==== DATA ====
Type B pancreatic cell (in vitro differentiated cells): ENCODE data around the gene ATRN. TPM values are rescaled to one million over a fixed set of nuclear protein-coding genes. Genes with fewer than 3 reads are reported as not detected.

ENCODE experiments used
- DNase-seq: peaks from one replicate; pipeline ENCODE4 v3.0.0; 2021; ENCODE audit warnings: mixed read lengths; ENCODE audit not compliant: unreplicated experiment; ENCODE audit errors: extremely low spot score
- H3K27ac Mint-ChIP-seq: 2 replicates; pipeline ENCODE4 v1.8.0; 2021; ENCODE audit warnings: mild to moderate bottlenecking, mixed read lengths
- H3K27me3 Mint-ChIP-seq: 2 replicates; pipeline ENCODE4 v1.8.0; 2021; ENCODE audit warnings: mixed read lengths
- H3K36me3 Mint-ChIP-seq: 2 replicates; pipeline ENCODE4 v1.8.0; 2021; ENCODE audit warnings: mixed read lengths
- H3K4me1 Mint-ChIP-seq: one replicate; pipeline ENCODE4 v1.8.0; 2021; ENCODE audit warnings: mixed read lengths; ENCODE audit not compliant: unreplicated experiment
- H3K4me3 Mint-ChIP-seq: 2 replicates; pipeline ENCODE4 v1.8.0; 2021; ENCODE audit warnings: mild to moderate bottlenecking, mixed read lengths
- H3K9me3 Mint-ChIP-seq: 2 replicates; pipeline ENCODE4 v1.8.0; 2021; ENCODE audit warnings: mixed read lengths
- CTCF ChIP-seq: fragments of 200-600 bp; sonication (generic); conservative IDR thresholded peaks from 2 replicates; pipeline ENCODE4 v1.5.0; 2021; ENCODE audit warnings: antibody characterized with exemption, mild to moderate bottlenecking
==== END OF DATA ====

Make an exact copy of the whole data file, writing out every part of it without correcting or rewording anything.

Type B pancreatic cell (in vitro differentiated cells): ENCODE data around the gene ATRN. TPM values are rescaled to one million over a fixed set of nuclear protein-coding genes. Genes with fewer than 3 reads are reported as not detected.

ENCODE experiments used
- DNase-seq: peaks from one replicate; pipeline ENCODE4 v3.0.0; 2021; ENCODE audit warnings: mixed read lengths; ENCODE audit not compliant: unreplicated experiment; ENCODE audit errors: extremely low spot score
- H3K27ac Mint-ChIP-seq: 2 replicates; pipeline ENCODE4 v1.8.0; 2021; ENCODE audit warnings: mild to moderate bottlenecking, mixed read lengths
- H3K27me3 Mint-ChIP-seq: 2 replicates; pipeline ENCODE4 v1.8.0; 2021; ENCODE audit warnings: mixed read lengths
- H3K36me3 Mint-ChIP-seq: 2 replicates; pipeline ENCODE4 v1.8.0; 2021; ENCODE audit warnings: mixed read lengths
- H3K4me1 Mint-ChIP-seq: one replicate; pipeline ENCODE4 v1.8.0; 2021; ENCODE audit warnings: mixed read lengths; ENCODE audit not compliant: unreplicated experiment
- H3K4me3 Mint-ChIP-seq: 2 replicates; pipeline ENCODE4 v1.8.0; 2021; ENCODE audit warnings: mild to moderate bottlenecking, mixed read lengths
- H3K9me3 Mint-ChIP-seq: 2 replicates; pipeline ENCODE4 v1.8.0; 2021; ENCODE audit warnings: mixed read lengths
- CTCF ChIP-seq: fragments of 200-600 bp; sonication (generic); conservative IDR thresholded peaks from 2 replicates; pipeline ENCODE4 v1.5.0; 2021; ENCODE audit warnings: antibody characterized with exemption, mild to moderate bottlenecking